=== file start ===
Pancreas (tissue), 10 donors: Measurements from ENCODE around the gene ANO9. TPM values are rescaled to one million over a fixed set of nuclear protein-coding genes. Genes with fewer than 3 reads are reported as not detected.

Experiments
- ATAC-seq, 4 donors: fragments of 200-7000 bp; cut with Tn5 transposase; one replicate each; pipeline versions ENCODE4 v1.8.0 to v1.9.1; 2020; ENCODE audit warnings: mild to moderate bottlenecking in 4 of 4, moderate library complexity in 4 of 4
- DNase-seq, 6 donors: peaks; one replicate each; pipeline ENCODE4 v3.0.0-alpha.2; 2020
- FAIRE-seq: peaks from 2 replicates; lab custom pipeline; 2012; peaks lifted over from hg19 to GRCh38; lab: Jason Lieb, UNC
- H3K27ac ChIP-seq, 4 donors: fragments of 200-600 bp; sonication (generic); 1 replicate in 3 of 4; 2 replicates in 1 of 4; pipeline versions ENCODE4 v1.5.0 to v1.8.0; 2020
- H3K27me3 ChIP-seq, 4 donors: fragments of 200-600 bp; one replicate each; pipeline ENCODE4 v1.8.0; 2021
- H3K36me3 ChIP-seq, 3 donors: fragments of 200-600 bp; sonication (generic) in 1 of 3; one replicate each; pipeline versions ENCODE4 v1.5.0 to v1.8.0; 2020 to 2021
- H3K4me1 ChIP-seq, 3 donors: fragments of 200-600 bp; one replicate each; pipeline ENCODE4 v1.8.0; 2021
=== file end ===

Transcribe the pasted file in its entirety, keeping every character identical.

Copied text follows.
Pancreas (tissue), 10 donors: Measurements from ENCODE around the gene ANO9. TPM values are rescaled to one million over a fixed set of nuclear protein-coding genes. Genes with fewer than 3 reads are reported as not detected.

Experiments
- ATAC-seq, 4 donors: fragments of 200-7000 bp; cut with Tn5 transposase; one replicate each; pipeline versions ENCODE4 v1.8.0 to v1.9.1; 2020; ENCODE audit warnings: mild to moderate bottlenecking in 4 of 4, moderate library complexity in 4 of 4
- DNase-seq, 6 donors: peaks; one replicate each; pipeline ENCODE4 v3.0.0-alpha.2; 2020
- FAIRE-seq: peaks from 2 replicates; lab custom pipeline; 2012; peaks lifted over from hg19 to GRCh38; lab: Jason Lieb, UNC
- H3K27ac ChIP-seq, 4 donors: fragments of 200-600 bp; sonication (generic); 1 replicate in 3 of 4; 2 replicates in 1 of 4; pipeline versions ENCODE4 v1.5.0 to v1.8.0; 2020
- H3K27me3 ChIP-seq, 4 donors: fragments of 200-600 bp; one replicate each; pipeline ENCODE4 v1.8.0; 2021
- H3K36me3 ChIP-seq, 3 donors: fragments of 200-600 bp; sonication (generic) in 1 of 3; one replicate each; pipeline versions ENCODE4 v1.5.0 to v1.8.0; 2020 to 2021
- H3K4me1 ChIP-seq, 3 donors: fragments of 200-600 bp; one replicate each; pipeline ENCODE4 v1.8.0; 2021